Shakespeare is in the air, reflected in typical ways by Llewelyn and John Cowper.
(Did Theodore ever mention Shakespeare? Any suggestions gratefully received.)
continues next page



The Powys Society Newsletter No.86
Available to all Society members (05 November 2015) A range of artcles including reviews and opinions of the annual conference, the AGM, JCP's Fantasies, the 20th Llewelyn Birthday Walk, reviews of two books by Llewelyn Powys, a very special Blackthorn Winter, News & Notes, plus much more).




the powys society  newsletter 85


The Powys Society Newsletter No.85

Includes: reports on the Montacute & Dochester Powys Days plus Charles Beauclerk's lecture on The Art of Happiness in Sherborne; reviews of Llewelyn Powys's The Conqueror Worm and the new version of Earth Memories; John Cowper Powys on Wordsworth and The Illiad; Philippa Powys's diary, 1903-4; The Essays of Llewelyn Powys by Stephen Powys Marks; articles by W.J. Keith & Patrick Quigley; obituary notices for David Gervais; News & Notes and much more.






alyse gregory


The Powys Society NEWSLETTER No. 84
Late March 2015 publication (available now)
(The front cover features a portrait of Alyse Gregory as “Pandora” by Chester Hayes, Paris 1900.)
Contents: will contain reports on the London meeting in December, and previews of two more at Montacute (April 25th) on JCP's Wood and Stone, and Dorchester (June 20th) on Powys and Wordsworth; details of the 2015 Conference at Llangollen (August 21-23 speakers include John Gray, Nic Birns and Robert Caserio from America, Kathy Roscoe and Chris Thomas); new books (The Conqueror Worm, Llewelyn's 1910 "Consumptive's Diary", edited by Peter Foss;  Llewelyn Powys, the Man behind the Myth by Neil Lee); three Powys views of the Book of Genesis; Miklos Szentkurthy and JCP; Iain Sinclair on JCP; JCP lecturing in Wales in April 1940; and Caroline Powys's visit to Stonehenge in 1759.





the powys society, newsletter 83


The Powys Society NEWSLETTER No. 83
November 2014 publication

Contents: The 2014 Conference, The London and Dorchester Powys Days, Visit to Wyke Manor, G.R. Wilson Knight, JCP's winning English essay, Llewelyn's 130th Birthday Party, Tribute to JCP by Henry Miller, Proteus & the Magician review, JCP & Eric Barker, News & Notes, The Crowcombe connection, Answering a mobile by Peter Foss, Klinton Top, Llewelyn Powys the man behind the myth, Powys & Purdy review, A Chronology for Louis  Wilkinson, Musical Inspiration by JCP, The Powys Society Collection.




Below, a few covers of back issues of The Newsletter followed by several articles.
 powys society newsletter 66, t f powys & ottoline morrell)    the powys society newsletter 81   the powys society newsletter 71, william powys   the powys society newsletter 73    powys society newsletter 80, john cowper powys & llewelyn powys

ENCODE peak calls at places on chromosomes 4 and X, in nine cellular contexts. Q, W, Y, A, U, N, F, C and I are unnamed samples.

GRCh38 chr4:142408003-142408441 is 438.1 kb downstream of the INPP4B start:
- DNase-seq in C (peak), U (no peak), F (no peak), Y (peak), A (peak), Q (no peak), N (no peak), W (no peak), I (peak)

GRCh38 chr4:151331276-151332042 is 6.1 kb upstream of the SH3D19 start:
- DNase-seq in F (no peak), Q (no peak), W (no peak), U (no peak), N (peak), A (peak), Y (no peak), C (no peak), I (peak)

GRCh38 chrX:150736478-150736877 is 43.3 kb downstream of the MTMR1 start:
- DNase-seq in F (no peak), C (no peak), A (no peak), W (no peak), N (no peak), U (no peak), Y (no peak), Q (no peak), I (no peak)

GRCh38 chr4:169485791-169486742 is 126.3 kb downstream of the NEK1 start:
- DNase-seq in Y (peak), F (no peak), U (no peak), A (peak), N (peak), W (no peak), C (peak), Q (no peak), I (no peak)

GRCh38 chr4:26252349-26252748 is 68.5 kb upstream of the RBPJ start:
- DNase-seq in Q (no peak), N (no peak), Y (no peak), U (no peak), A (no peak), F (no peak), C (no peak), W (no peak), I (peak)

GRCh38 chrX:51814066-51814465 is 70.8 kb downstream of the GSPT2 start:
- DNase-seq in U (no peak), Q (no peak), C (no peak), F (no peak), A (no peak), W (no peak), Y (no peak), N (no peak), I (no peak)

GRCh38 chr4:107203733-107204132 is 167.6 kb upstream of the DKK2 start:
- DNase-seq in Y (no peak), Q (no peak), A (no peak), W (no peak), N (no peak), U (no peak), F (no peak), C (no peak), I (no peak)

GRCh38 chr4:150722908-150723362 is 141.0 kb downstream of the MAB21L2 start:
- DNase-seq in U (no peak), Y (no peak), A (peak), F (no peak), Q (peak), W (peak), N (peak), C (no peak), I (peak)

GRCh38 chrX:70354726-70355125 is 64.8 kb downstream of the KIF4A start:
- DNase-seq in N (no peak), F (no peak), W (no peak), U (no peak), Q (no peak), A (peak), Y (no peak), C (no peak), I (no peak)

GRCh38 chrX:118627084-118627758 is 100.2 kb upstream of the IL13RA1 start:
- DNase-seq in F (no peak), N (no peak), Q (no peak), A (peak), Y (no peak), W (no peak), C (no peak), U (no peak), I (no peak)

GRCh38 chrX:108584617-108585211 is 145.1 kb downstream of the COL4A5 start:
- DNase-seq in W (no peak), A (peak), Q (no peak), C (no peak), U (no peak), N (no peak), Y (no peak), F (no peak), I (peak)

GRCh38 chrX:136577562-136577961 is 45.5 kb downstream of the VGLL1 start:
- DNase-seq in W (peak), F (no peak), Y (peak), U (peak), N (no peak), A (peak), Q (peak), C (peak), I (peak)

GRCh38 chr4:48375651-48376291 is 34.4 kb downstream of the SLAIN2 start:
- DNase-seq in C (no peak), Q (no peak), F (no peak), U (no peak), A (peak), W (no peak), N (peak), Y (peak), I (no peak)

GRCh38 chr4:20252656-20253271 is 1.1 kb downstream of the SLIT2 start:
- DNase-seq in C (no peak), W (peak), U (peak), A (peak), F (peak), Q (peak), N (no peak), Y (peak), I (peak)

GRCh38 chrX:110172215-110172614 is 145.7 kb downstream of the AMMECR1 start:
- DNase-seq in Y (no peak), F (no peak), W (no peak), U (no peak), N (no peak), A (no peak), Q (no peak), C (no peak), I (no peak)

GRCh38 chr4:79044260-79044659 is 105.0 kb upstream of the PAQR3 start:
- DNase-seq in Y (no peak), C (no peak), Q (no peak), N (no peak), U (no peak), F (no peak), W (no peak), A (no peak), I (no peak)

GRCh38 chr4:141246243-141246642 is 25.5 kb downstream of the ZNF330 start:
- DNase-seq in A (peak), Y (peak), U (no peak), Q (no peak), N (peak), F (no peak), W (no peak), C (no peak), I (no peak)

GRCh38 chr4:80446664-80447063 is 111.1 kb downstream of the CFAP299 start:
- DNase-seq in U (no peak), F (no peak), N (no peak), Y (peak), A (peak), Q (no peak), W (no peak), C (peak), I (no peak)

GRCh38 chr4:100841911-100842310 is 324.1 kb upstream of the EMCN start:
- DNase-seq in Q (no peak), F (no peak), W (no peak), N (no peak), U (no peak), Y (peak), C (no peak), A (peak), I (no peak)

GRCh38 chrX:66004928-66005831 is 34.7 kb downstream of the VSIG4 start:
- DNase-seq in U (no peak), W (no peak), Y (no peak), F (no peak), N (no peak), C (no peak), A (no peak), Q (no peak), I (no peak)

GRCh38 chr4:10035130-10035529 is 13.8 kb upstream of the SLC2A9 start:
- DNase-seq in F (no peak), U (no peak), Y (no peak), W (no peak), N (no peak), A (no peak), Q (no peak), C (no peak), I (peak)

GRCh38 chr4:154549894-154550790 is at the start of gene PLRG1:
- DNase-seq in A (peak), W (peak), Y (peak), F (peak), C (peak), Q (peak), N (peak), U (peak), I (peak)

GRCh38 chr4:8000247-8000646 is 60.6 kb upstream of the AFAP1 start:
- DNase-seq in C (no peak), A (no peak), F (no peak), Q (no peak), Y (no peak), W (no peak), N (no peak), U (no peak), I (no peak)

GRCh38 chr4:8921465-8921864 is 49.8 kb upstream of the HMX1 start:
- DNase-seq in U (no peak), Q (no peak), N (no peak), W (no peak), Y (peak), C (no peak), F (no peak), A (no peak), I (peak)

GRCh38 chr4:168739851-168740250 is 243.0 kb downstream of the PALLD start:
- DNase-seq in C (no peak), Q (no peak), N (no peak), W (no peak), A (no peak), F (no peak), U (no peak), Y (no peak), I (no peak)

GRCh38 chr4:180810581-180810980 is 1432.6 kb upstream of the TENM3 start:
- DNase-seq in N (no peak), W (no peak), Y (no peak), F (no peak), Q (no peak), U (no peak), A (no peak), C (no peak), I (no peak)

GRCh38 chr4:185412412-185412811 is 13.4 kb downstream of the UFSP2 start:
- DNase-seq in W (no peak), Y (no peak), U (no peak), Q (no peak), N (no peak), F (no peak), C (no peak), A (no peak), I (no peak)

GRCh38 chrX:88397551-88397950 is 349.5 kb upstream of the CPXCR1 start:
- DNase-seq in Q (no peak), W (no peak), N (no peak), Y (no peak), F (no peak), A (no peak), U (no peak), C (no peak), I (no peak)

OWEN GLENDOWER

The Seen and the Unseen

 P.J. Kavanagh


This sprawling masterpiece begins at a walking-pace, a horse's walking-pace, that of the hero Rhisiart's beloved piebald Griffin. If Griffin spots a tasty bit of sorrel by the path-side, he stops to enjoy it. Indeed for the first few pages Griffin is as much a character as his master. When Griffin meets other horses he 'flirts' with them. The verb is JCPs, and there is much human flirting in this book, and more than flirting. Those were lusty times.

 

The attempt to get inside the head of a horse is a part of JCP's urgent desire to suggest the inexpressible, animate and inanimate, seen and unseen, waves of it, affecting us. There is no dark and draughty castle chamber without a slit through which an important star is glimpsed, or a passing ominous bird, and the sea heard, or the wind. Owen Glendower, for instance, is so distracted by a bothersome gnat inside his helmet that he almost fails to prevent his French allies from raping and pillaging a Herefordshire village.

 

Glendower himself is seen as both theatrical and magical, self-doubting and confident, ruthless and compassionate, usually at more or less the same time. This ambiguity is oddly reminiscent of Marvell's attitude to Cromwell in his Ode. Marvell's obvious love of his monarch, both as King and as a person, is not in opposition to his admiration for the Protector, whom he sees as a force of nature, one possessed, as it were, by History itself. So it is with Glendower. Powys makes no comment of the fact that Glendower's love of the Welsh people, his fated need to rescue them from English tyranny and to burn the English out of their haughty castles, will necessitate the burning of Welsh villages with Welsh people n them.

 

Before going on to praise, it is necessary to warn of a couple of irritations. First, this book's length: my copy weighs in at a thousand pages. It is impossible not to long for a pair of scissors. Second, and more urgent, is Powys's use of several names, and nicknames, in both Welsh and English, for his individual characters, so that frequently the reader is at a loss to know whom he is talking about, or who is talking.